According to the National Endowment of Financial Education, 70 percent of people who get a large windfall of cash will spend all of their new-found money within the first three years of receiving it. Indeed, a lot of people dream of getting "sudden money" through an inheritance, lottery windfall or a giant bonus at work, but with this money comes an enormous amount of responsibility and self-control.
If you want to keep the sudden money you receive, you'll need a plan to manage it wisely. By following these four tips, you'll be well on your way of keeping the new funds in your possession so you and your family can benefit from it in the years to come:
1. Get Ready for Tax Liabilities
In most cases, the IRS can claim a significant chunk of the sudden influx of cash you receive. If money comes from the profitable sale of an asset, for example, it will trigger capital gains taxes. It is vital to know what your tax liabilities are ahead of time. Otherwise, you could inadvertently spend too much of your windfall and land yourself in tax debt.
2. Pay Off Debts and Create a Safety Fund
If you're in debt, you'll want to use your sudden money to pay off creditors and rebalance your finances. Next, set aside a reserve fund that will cover your expenses for three to six months in the event you lose your job or face a financial emergency.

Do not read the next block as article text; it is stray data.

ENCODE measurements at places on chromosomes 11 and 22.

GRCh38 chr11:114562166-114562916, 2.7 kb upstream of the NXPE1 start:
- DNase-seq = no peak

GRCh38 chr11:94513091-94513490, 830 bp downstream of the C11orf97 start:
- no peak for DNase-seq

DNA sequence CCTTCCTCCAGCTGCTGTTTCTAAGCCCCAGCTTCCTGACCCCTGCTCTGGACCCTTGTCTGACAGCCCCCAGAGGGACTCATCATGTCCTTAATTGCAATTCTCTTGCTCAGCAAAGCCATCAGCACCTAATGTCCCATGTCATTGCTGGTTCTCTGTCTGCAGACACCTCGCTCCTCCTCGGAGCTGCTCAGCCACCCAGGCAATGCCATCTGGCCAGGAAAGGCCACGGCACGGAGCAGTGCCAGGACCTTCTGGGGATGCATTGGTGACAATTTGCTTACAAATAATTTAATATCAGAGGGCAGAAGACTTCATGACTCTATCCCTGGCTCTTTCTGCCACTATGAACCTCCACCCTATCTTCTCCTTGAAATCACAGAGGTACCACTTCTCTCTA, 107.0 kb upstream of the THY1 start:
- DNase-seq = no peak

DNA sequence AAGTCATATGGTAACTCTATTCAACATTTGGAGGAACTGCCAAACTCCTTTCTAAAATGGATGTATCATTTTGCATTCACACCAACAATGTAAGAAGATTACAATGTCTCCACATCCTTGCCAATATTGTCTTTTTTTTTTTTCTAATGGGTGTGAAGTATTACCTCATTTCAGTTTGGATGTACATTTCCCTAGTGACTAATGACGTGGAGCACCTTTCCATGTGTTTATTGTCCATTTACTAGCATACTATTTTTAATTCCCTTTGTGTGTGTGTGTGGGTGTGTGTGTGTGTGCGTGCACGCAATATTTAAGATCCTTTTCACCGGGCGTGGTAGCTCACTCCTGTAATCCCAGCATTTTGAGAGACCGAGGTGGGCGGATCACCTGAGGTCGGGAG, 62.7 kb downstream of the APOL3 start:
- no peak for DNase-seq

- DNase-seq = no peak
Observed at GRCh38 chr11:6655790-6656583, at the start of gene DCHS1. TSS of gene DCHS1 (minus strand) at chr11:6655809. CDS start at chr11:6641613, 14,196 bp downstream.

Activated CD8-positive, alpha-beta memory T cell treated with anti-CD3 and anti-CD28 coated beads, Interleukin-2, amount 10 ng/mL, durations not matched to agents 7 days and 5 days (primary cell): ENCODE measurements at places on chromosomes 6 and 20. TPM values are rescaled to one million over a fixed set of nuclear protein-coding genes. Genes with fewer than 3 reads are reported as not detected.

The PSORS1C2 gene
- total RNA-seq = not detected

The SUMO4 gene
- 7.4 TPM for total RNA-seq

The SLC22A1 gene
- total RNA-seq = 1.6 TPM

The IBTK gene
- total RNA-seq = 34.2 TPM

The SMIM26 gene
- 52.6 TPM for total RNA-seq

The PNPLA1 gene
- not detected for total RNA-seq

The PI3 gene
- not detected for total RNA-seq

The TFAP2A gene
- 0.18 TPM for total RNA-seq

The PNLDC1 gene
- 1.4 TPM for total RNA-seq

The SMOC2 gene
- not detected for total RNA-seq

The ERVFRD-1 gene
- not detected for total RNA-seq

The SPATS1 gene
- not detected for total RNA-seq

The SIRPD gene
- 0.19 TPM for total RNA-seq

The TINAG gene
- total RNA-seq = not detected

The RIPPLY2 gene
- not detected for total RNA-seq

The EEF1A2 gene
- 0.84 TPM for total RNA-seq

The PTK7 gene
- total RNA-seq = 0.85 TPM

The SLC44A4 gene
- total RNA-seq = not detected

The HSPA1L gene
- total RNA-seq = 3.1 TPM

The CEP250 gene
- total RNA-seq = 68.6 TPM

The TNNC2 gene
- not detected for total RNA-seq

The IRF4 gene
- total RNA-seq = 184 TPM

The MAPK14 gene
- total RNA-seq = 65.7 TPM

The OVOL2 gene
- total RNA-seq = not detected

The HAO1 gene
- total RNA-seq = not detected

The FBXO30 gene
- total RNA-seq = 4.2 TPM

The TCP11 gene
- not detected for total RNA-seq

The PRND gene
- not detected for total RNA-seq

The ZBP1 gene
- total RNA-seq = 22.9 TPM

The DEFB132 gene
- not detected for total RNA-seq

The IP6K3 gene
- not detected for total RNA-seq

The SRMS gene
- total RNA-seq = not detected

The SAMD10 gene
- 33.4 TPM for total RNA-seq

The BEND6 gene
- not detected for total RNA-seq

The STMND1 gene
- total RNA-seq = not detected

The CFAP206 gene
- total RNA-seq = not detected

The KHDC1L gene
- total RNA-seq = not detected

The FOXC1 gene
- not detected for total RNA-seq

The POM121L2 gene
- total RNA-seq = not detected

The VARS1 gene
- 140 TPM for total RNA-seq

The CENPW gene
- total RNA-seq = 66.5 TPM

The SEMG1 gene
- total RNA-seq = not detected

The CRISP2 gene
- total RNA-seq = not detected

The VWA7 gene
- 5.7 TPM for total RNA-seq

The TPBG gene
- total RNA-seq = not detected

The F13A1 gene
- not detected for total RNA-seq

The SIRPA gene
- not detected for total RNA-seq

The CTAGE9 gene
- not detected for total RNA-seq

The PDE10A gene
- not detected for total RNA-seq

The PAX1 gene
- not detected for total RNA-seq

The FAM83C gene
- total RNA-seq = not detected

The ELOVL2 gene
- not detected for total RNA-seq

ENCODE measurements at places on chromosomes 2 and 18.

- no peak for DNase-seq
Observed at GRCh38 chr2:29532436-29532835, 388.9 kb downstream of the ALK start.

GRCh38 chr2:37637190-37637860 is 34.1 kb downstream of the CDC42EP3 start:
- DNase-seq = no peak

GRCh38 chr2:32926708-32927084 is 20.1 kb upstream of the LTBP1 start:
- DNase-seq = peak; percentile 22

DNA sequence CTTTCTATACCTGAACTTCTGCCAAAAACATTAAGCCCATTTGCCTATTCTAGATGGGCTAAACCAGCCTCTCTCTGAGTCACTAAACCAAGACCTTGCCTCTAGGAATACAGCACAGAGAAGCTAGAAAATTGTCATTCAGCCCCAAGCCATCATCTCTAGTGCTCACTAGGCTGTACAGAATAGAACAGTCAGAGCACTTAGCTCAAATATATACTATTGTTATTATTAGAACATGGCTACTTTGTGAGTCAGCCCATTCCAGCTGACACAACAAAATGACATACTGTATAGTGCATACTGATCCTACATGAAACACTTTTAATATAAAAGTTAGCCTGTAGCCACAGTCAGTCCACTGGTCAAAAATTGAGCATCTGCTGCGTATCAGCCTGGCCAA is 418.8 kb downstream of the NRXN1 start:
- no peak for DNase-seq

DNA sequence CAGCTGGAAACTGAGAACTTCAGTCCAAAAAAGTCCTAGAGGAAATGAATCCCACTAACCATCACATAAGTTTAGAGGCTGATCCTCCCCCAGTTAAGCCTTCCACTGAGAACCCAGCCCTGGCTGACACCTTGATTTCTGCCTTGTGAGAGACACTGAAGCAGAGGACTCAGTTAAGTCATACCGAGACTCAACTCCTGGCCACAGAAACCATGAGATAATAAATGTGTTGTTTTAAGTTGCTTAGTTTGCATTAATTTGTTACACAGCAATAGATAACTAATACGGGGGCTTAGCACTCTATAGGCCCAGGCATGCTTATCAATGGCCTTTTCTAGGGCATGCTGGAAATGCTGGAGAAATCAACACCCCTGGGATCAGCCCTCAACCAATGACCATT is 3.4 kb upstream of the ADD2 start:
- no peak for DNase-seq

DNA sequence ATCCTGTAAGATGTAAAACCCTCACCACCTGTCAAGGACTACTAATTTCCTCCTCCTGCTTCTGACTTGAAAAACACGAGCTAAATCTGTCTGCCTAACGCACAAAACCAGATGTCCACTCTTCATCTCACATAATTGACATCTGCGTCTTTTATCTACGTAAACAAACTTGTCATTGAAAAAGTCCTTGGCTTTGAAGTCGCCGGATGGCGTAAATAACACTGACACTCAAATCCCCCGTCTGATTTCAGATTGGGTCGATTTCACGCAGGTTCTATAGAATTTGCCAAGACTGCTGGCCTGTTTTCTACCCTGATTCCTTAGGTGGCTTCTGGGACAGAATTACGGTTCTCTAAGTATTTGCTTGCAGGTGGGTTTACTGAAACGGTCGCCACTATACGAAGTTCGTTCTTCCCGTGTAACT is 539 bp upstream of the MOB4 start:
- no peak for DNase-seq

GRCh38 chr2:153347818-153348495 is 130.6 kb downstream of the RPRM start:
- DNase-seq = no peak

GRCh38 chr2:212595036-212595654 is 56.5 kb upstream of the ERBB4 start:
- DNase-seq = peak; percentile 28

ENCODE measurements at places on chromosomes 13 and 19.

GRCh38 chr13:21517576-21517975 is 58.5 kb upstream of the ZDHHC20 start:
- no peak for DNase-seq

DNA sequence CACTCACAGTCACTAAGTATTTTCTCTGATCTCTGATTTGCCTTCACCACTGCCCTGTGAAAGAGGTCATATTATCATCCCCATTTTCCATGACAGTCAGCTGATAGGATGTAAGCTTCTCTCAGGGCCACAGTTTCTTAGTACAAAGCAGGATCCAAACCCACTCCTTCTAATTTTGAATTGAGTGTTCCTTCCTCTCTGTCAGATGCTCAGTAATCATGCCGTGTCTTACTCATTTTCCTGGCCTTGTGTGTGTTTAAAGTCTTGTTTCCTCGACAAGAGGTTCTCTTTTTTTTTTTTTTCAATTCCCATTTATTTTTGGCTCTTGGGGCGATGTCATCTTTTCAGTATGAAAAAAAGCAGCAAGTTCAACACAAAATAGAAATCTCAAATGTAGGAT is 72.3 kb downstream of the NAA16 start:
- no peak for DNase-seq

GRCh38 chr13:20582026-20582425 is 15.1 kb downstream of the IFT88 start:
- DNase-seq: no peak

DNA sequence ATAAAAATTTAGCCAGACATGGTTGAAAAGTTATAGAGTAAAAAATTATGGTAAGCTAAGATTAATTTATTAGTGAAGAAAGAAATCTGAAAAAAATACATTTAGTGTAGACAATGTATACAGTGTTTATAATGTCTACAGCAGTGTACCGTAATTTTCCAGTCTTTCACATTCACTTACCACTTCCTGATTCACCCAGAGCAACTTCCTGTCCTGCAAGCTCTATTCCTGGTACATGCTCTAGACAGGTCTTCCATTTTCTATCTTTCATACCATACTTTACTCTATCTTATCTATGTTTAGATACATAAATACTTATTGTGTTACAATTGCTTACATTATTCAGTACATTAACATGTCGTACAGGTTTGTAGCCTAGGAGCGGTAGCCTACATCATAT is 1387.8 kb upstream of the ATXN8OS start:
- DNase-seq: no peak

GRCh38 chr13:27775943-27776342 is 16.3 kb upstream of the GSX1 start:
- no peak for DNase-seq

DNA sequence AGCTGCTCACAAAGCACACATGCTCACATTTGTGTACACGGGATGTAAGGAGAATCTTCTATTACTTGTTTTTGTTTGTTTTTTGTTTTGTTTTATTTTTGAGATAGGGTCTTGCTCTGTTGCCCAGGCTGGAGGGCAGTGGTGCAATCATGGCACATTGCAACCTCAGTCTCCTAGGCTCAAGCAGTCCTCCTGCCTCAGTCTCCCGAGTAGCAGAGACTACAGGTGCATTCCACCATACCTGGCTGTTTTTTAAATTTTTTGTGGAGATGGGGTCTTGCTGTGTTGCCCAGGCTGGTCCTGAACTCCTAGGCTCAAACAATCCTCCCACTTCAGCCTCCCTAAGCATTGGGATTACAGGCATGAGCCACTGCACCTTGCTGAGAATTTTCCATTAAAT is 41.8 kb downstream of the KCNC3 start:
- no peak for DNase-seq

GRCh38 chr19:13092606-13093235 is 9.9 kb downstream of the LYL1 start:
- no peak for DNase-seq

3. Keep Temptations in Check
Depending on your situation, you might be tempted to spend too much, give away too much or gamble too much on risky business ventures. It is vital to employ self-control whenever you consider letting any of these funds go. This involves the difficult task of saying "no" to financially needy friends and relatives, and being conservative with your spending habits.
4. Employ the Services of a Financial Planner and Estate Planner
A financial adviser can help you create sound investment strategies to conservatively grow your new money, in addition to creating a spending plan that is appropriate for your upgraded level of wealth. Employing one to help manage your sudden money may be the best decision you ever make.
Many professional athletes and musicians employ financial managers to dole out a certain amount of money each month and advise them on spending and investing. Doing so can help you control personal spending. It can also prevent you from giving too much money away, or wasting your money on risky business enterprises.
An estate planner is also important, but this is more about your family members and the heirs you leave behind. Having a sound estate plan becomes especially important when you have accrued a large sum of money.
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